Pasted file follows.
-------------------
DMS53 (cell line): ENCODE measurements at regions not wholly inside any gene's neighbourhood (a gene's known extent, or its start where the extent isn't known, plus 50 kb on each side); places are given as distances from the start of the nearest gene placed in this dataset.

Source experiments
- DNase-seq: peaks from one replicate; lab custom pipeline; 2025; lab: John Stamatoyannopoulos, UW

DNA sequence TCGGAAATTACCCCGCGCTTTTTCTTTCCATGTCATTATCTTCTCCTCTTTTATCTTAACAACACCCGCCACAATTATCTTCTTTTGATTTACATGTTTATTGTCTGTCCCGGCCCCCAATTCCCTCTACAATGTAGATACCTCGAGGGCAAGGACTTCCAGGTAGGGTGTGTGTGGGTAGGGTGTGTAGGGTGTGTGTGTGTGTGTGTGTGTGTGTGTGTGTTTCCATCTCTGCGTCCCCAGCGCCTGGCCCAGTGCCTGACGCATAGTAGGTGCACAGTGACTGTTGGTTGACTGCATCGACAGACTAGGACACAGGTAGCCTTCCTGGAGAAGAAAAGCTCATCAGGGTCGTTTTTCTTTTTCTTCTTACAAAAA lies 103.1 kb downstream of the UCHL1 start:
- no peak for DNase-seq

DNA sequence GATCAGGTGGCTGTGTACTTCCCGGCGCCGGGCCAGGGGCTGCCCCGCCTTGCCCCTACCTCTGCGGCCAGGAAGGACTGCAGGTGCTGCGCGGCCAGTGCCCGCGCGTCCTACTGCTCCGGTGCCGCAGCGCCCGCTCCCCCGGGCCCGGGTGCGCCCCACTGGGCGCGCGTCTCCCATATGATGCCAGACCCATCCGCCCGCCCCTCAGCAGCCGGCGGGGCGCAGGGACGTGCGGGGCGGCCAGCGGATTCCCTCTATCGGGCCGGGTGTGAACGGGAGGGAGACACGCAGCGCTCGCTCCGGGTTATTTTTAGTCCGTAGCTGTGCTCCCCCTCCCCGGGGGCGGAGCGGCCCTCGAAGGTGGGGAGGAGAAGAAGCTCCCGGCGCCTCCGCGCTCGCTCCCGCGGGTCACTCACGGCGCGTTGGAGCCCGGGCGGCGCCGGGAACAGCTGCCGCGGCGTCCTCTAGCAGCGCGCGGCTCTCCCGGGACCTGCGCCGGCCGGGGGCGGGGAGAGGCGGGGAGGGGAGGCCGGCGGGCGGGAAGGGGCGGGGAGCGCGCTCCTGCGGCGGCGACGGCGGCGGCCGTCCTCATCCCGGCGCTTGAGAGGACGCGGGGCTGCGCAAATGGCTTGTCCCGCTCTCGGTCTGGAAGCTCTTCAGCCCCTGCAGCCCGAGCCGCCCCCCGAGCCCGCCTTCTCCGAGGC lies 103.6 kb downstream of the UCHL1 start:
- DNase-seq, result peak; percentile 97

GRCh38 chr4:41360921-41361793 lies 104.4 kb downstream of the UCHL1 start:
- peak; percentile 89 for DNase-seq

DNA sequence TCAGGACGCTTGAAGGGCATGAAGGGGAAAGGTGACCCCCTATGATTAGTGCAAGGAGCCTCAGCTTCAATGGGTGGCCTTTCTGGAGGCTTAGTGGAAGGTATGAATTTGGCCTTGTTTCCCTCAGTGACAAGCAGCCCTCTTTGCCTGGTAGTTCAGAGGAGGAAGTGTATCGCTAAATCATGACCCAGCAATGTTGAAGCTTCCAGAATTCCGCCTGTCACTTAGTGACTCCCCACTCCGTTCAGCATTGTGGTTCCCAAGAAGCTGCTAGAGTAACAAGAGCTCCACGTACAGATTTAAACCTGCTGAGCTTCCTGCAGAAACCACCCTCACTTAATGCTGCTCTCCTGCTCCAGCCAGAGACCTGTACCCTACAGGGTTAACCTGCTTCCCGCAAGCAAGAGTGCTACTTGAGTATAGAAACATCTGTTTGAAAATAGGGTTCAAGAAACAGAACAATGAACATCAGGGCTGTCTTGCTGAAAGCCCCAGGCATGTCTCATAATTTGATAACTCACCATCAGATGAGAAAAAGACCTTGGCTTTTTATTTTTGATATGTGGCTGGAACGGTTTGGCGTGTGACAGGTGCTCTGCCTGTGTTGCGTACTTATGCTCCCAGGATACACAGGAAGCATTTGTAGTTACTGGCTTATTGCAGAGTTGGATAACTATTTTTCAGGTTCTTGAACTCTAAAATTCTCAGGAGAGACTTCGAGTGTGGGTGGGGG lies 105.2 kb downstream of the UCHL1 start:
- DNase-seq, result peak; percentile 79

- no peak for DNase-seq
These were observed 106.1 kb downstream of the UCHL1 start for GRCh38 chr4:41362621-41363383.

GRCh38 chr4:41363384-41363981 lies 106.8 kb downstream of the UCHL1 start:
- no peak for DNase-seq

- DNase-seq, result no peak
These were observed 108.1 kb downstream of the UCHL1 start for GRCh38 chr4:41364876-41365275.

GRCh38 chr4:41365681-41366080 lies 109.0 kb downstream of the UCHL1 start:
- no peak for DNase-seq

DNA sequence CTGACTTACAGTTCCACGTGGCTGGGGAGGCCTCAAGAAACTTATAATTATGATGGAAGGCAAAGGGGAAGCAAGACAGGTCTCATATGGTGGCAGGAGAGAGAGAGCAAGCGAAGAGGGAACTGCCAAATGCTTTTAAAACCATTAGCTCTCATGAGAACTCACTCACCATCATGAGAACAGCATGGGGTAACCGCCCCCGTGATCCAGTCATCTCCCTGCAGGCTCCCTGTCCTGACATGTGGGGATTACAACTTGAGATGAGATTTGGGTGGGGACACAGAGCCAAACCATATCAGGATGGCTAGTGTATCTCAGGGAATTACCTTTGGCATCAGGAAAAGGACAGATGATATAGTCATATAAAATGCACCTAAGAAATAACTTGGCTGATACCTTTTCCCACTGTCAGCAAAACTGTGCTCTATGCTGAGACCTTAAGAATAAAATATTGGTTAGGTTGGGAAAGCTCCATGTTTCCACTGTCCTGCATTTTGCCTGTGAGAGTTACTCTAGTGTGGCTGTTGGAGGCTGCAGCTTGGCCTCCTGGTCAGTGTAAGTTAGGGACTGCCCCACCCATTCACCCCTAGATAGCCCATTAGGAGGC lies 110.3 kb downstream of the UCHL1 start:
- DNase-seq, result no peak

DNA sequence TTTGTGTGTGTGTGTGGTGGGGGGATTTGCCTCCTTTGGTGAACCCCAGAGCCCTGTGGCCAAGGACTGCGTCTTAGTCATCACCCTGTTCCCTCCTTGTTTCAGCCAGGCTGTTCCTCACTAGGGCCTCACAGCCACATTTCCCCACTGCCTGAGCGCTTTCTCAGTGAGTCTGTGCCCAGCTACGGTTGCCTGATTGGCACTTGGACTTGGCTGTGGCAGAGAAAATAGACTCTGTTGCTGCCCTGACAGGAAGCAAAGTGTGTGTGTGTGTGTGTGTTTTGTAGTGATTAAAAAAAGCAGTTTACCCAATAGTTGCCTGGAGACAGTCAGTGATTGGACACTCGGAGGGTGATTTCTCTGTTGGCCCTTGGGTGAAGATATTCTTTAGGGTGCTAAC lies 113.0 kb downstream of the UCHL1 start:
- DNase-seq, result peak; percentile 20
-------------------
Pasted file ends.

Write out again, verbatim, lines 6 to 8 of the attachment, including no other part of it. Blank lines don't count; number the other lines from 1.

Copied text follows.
DNA sequence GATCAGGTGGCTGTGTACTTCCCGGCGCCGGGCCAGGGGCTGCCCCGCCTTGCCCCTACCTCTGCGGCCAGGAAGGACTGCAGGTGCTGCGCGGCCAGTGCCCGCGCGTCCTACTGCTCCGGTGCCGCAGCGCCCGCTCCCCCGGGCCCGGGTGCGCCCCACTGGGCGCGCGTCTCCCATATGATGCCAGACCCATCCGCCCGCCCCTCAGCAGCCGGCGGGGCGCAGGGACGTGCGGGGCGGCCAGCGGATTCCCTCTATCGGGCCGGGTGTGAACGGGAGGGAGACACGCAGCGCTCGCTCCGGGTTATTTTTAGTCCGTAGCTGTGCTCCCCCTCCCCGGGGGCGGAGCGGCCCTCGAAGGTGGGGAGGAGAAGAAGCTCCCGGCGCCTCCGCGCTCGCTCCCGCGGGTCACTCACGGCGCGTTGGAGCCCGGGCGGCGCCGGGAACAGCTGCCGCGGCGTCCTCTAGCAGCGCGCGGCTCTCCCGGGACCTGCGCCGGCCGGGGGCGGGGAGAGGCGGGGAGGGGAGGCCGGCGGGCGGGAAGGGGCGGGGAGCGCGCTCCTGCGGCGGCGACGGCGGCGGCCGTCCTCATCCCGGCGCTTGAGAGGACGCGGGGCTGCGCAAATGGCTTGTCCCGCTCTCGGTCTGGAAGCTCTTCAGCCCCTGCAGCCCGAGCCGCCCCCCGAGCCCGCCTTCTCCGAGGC lies 103.6 kb downstream of the UCHL1 start:
- DNase-seq, result peak; percentile 97

GRCh38 chr4:41360921-41361793 lies 104.4 kb downstream of the UCHL1 start: